Can You Lose Weight in Your Thighs on a Stationary Bike?
Losing weight in a specific part of your body, commonly referred to as spot-training or spot-reducing, falls into the realm of other mythical ideas such as unicorns and the tooth fairy. When using a stationary bike, you don’t get to decide what part of your body you lose weight from. The good new is you can use a stationary bike to lose weight throughout your entire body, possibly including your thighs.
The Science of It All
While it may make sense to think that since you’re using your legs to pedal a stationary bike you would lose weight in your thighs, unfortunately, this is just wishful thinking. When you exercise, your muscles require energy to do their work. They get this energy from different sources including energy stored within the muscles and energy your body produces during exercise from the breakdown of carbohydrates and fats. While it is most definitely your leg muscles doing the work, they are powered by energy produced throughout your entire body that is delivered to the muscles via the bloodstream.
Thin Out the Thighs
Losing weight throughout your body and in your thighs can be accomplished a number of ways, a stationary bike being one of them. Commit to spending some time in the saddle most days of the week. In order to lose weight in your thighs and throughout the rest of your body, the American College of Sports Medicine recommends performing at least 250 minutes of moderate-intensity activity per week. That boils down to about 36 minutes per day or 50 minutes five days a week on your bike.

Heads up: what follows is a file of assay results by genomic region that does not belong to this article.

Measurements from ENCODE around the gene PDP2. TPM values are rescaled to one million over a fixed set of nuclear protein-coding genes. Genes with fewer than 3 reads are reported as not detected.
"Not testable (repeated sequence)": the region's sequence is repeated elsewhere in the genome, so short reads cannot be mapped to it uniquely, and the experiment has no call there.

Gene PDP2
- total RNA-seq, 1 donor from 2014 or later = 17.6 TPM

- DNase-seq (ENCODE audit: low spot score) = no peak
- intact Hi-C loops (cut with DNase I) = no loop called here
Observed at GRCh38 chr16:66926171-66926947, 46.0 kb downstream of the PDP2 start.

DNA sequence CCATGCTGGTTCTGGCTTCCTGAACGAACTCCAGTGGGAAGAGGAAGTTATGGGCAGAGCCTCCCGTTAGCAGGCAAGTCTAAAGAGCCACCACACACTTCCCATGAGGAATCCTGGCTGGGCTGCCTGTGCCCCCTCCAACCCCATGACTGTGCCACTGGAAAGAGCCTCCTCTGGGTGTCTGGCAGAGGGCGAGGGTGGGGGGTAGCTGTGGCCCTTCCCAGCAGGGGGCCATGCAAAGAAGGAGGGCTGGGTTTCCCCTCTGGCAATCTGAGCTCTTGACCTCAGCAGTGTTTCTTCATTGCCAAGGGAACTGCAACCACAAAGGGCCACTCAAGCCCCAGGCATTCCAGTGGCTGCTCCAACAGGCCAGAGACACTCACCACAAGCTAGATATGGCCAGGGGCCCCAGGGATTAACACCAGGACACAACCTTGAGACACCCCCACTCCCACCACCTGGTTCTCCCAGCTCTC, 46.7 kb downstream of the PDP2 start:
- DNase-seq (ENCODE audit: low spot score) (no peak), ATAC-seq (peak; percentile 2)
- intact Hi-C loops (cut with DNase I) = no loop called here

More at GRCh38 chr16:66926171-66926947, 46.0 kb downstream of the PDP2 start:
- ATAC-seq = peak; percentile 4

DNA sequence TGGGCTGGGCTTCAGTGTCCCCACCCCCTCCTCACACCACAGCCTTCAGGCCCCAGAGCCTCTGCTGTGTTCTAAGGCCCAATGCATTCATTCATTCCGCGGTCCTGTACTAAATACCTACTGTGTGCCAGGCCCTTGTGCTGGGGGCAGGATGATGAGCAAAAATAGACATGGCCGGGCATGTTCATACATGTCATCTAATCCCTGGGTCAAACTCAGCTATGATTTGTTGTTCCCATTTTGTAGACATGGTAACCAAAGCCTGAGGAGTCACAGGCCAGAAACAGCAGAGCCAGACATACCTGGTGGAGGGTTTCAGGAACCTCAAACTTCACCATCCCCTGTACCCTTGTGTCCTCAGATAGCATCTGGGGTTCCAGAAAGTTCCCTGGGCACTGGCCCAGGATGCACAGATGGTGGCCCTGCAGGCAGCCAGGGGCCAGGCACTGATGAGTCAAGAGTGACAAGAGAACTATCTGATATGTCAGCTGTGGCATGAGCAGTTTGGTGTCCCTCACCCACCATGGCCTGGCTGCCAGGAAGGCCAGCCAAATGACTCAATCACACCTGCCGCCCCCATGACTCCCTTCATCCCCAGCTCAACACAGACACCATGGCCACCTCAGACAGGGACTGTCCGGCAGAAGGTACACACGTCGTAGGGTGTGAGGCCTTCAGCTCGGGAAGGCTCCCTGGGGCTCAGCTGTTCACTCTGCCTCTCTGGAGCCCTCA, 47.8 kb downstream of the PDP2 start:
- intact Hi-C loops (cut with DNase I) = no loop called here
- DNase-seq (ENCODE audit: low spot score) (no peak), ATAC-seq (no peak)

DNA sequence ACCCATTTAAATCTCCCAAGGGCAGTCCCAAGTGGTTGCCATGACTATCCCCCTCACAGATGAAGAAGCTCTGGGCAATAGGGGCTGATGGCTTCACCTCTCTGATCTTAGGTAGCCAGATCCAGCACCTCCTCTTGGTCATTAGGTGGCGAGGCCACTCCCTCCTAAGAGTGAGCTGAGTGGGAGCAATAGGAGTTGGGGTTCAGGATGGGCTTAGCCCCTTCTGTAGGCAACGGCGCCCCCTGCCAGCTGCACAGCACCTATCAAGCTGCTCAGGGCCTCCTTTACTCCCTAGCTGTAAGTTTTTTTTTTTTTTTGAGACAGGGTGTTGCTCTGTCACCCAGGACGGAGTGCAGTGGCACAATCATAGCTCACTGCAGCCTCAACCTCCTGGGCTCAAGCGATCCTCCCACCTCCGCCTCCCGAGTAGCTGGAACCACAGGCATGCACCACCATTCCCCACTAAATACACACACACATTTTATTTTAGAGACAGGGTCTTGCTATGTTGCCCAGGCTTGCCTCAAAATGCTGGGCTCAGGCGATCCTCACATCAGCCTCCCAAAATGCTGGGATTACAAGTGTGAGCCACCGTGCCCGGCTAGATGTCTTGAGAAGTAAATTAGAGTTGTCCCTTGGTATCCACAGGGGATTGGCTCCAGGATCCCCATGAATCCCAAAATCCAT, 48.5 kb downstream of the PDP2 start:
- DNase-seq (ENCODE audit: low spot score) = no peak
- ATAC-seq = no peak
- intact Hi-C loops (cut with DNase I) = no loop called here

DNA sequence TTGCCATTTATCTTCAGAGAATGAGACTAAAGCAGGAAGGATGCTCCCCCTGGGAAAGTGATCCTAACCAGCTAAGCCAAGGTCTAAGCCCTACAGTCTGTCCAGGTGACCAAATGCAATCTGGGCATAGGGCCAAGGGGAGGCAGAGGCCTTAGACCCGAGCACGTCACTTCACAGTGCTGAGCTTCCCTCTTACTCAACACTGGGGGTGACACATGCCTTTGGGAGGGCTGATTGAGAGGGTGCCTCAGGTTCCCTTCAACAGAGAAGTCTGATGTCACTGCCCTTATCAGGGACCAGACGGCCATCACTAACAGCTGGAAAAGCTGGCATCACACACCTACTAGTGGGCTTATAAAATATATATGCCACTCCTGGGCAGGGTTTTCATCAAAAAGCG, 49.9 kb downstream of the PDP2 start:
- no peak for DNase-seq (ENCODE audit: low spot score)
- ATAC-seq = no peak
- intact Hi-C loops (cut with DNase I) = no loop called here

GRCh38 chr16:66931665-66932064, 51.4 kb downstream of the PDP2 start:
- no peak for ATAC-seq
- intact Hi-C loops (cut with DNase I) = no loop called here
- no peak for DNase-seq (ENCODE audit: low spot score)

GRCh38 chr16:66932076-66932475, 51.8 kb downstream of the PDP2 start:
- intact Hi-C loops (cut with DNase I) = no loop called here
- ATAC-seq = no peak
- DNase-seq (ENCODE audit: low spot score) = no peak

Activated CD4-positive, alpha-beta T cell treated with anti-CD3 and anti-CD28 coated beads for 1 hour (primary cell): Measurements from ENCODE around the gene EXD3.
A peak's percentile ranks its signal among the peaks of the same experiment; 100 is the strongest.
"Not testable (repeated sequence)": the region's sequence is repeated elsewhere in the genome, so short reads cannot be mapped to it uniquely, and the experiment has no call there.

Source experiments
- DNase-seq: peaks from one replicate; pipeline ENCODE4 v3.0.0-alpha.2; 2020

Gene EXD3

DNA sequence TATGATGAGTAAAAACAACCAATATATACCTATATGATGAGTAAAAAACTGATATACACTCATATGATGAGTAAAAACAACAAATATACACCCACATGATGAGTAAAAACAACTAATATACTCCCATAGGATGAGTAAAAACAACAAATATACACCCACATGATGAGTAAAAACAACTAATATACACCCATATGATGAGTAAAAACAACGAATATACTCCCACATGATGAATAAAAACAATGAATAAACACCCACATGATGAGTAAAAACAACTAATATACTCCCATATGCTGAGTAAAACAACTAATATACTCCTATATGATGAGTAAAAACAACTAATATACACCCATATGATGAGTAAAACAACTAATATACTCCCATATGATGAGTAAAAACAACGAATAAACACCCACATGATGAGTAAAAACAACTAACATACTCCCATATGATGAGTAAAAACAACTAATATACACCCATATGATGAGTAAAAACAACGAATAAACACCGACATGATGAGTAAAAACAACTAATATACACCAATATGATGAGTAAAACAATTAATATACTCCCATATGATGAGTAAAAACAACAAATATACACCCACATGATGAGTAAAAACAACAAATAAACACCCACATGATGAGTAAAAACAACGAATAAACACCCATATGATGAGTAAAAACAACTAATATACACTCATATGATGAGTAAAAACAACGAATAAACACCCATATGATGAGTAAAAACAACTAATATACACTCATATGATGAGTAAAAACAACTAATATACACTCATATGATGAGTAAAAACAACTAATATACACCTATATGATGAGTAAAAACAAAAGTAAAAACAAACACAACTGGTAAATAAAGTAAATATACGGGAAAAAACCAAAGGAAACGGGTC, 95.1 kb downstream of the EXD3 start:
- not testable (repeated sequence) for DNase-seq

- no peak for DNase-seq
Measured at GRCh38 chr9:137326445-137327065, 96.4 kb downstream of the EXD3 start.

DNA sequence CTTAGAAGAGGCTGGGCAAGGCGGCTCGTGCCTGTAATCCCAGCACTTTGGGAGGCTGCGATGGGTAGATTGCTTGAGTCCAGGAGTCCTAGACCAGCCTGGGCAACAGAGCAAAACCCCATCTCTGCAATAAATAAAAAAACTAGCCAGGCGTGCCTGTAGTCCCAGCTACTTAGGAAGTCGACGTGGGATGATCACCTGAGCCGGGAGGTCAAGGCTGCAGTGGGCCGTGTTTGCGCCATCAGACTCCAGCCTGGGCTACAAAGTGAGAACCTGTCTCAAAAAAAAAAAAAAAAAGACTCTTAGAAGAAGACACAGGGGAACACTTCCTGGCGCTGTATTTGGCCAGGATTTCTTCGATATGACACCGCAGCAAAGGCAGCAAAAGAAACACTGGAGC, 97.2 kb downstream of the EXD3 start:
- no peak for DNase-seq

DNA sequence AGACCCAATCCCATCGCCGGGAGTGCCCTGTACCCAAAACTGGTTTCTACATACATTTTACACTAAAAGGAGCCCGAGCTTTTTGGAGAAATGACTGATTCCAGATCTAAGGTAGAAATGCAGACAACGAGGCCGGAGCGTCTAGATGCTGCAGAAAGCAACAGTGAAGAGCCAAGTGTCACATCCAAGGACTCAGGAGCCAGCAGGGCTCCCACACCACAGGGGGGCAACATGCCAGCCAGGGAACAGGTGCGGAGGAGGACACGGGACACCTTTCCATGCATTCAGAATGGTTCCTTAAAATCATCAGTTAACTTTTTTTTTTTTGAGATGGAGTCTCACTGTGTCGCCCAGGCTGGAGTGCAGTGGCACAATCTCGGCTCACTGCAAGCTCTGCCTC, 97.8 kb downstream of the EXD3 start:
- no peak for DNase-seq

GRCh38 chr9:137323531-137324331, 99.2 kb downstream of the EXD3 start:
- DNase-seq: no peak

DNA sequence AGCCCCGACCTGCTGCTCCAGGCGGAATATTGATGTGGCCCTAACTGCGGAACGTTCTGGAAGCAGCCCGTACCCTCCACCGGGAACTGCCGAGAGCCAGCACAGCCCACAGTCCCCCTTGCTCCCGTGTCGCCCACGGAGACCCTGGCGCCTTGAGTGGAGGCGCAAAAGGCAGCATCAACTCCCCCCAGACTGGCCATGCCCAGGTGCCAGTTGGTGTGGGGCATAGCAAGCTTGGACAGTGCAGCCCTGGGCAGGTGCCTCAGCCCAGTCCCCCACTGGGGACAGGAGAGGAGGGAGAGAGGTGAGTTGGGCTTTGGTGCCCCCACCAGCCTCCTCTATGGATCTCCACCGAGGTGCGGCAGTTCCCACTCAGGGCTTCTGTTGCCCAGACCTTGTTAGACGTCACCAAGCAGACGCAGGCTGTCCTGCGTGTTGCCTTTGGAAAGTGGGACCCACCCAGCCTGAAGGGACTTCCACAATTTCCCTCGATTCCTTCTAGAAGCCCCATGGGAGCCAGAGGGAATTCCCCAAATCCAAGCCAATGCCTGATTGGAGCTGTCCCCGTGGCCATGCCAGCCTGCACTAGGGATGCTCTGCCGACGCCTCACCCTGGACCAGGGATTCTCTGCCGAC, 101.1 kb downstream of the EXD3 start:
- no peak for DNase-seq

If weight loss is your primary goal, a nice easy workout on the bike every day is not going to do you any favors. To lose weight, you’ve got to play the calorie game — expend more calories than you take in, and you should see the scale go down over time. During your stationary bike workout, the harder you work, the more calories you’ll burn. For example, Harvard Health Publications suggests that a 155-pound person will burn 260 calories riding a stationary bike at a moderate pace for 30 minutes, while that same person will burn 391 calories working at a vigorous pace. To increase the intensity of your workout, pedal at a faster pace or increase the resistance on the bike.
While primarily relying on a stationary bike to help you lose weight, you may eventually find yourself burnt out or stuck on a weight-loss plateau. In such cases, strength training can be a huge asset to get you back on track. Strength exercises will build muscle, which can give your metabolism a boost. Building muscle in the thighs can lead to leaner looking thighs, especially if you’ve managed to shed some fat with your stationary bike training. A healthy diet should also be your top priority when attempting to lose weight. Spending all day on a bike will do little if you fuel your body with an excess of empty calories. Reach for fresh, whole foods like vegetables, fruit, nuts, low-fat dairy, whole grains and lean sources of protein.
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